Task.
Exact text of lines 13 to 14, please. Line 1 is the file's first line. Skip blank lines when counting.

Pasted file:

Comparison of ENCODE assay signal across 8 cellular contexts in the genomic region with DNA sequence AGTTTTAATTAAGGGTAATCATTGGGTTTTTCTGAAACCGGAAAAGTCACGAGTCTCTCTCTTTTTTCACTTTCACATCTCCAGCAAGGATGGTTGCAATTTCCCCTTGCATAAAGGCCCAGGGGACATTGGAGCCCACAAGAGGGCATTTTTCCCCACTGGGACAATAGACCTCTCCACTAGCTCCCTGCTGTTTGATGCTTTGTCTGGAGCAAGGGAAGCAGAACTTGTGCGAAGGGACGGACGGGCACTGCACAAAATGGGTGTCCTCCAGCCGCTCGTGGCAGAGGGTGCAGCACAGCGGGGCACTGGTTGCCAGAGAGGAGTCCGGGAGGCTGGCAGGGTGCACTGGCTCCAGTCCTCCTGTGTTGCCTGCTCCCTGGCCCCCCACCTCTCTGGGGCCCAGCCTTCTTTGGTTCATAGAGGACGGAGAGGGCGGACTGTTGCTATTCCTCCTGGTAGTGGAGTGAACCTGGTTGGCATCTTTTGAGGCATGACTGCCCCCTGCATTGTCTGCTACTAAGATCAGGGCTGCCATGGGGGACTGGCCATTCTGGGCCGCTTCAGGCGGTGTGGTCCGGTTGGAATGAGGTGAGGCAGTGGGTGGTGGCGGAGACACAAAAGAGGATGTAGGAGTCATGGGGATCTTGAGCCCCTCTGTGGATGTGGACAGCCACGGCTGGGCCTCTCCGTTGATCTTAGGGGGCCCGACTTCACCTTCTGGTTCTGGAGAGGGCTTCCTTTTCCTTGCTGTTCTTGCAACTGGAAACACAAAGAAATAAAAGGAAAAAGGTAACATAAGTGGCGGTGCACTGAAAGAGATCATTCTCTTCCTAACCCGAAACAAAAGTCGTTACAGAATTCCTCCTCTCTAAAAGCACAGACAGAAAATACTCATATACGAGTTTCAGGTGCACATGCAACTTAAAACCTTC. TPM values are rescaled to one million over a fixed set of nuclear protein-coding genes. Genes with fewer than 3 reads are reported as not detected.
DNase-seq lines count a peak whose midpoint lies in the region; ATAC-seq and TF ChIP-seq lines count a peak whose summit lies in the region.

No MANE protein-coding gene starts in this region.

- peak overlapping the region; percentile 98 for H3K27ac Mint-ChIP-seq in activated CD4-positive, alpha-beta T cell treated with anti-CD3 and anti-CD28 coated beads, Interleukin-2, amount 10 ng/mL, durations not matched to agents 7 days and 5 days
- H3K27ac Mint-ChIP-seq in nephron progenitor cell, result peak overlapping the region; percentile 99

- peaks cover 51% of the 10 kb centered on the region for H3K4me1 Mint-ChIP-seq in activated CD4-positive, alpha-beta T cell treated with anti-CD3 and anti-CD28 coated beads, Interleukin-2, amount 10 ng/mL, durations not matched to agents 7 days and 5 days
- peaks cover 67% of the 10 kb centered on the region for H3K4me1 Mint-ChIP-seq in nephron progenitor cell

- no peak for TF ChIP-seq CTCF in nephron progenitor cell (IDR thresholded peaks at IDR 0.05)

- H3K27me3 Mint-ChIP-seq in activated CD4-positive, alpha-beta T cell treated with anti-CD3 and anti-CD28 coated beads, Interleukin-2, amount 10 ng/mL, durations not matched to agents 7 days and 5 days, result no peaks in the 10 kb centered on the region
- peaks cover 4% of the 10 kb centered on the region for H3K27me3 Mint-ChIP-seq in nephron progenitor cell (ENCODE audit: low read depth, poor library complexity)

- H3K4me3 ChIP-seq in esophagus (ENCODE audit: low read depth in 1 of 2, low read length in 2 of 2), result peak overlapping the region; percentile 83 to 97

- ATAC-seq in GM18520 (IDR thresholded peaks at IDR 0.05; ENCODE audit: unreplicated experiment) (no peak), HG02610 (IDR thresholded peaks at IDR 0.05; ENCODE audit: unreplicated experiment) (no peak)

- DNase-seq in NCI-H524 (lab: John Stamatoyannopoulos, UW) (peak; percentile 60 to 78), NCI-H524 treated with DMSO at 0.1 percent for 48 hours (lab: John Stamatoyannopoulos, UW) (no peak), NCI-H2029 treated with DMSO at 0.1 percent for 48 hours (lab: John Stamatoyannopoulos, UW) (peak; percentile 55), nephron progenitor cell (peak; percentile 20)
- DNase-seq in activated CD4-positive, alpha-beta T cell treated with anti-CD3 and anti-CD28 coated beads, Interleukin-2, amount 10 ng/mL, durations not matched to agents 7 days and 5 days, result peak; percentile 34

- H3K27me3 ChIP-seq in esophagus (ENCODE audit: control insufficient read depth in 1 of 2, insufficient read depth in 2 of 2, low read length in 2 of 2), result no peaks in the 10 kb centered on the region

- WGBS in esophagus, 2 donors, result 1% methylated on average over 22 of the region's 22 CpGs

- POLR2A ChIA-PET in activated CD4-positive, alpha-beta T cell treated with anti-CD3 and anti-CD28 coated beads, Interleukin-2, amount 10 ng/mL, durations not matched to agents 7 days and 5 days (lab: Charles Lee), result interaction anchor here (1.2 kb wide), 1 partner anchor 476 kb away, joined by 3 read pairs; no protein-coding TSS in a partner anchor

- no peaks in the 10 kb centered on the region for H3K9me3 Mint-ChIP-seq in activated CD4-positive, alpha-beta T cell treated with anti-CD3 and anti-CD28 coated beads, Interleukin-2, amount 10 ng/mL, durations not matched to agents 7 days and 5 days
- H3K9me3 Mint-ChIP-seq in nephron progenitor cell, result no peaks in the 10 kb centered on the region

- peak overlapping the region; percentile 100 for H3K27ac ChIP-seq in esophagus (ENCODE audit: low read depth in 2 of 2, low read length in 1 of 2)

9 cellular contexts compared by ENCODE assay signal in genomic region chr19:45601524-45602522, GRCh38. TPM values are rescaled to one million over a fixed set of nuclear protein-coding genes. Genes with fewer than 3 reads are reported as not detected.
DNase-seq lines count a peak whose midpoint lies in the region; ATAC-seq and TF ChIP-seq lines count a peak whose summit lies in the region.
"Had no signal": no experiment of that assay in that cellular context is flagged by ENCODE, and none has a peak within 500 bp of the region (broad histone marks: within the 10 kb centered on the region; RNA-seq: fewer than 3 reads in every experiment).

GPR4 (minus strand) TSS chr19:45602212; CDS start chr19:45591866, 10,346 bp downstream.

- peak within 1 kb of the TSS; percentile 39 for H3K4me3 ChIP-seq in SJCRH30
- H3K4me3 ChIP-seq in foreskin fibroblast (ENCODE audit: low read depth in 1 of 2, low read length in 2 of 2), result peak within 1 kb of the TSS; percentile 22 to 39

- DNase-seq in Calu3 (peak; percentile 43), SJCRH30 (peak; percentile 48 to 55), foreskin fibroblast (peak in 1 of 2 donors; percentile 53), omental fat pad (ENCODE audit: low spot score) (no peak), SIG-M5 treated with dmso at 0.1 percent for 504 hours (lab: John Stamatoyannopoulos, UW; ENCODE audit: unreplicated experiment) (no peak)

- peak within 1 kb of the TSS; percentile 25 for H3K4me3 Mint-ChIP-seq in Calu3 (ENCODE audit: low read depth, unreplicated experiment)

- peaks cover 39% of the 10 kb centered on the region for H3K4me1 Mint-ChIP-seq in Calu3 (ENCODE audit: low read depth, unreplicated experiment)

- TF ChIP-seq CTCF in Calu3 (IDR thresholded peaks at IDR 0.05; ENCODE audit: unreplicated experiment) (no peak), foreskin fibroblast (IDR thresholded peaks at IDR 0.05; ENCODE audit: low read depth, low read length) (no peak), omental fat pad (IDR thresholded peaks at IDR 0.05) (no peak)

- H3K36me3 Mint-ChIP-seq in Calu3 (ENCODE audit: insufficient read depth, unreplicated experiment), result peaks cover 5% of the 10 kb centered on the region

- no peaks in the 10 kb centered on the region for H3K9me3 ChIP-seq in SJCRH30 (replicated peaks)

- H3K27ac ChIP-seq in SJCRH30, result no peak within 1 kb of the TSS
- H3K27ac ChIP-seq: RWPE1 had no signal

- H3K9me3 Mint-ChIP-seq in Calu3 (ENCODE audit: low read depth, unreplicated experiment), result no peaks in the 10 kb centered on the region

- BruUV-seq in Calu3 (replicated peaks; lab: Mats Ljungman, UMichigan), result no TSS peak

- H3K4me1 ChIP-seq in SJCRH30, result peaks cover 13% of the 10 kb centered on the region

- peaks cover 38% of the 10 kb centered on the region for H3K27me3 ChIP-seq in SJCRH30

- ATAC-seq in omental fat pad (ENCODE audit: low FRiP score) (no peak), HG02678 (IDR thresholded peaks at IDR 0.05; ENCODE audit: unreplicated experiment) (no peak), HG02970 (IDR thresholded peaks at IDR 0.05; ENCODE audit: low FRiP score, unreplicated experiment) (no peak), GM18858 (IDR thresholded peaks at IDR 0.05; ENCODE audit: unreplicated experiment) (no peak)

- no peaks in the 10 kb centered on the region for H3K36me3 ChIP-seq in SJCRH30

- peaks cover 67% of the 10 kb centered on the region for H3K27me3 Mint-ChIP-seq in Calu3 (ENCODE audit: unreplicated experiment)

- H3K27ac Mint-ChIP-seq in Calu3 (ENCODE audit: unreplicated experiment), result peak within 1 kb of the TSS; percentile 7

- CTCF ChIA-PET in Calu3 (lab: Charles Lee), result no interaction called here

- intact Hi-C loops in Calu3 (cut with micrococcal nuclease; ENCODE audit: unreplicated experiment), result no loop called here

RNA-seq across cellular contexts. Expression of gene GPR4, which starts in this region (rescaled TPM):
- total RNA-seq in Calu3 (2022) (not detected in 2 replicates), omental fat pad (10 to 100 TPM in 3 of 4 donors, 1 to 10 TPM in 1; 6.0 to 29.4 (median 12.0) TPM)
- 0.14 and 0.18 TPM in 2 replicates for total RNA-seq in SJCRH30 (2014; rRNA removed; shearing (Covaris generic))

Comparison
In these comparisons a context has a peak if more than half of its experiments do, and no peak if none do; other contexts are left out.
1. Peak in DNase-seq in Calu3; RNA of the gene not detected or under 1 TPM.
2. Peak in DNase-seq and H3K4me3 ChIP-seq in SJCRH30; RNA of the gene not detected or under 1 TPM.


- DNase-seq in NCI-H524 (lab: John Stamatoyannopoulos, UW) (peak; percentile 60 to 78), NCI-H524 treated with DMSO at 0.1 percent for 48 hours (lab: John Stamatoyannopoulos, UW) (no peak), NCI-H2029 treated with DMSO at 0.1 percent for 48 hours (lab: John Stamatoyannopoulos, UW) (peak; percentile 55), nephron progenitor cell (peak; percentile 20)
- DNase-seq in activated CD4-positive, alpha-beta T cell treated with anti-CD3 and anti-CD28 coated beads, Interleukin-2, amount 10 ng/mL, durations not matched to agents 7 days and 5 days, result peak; percentile 34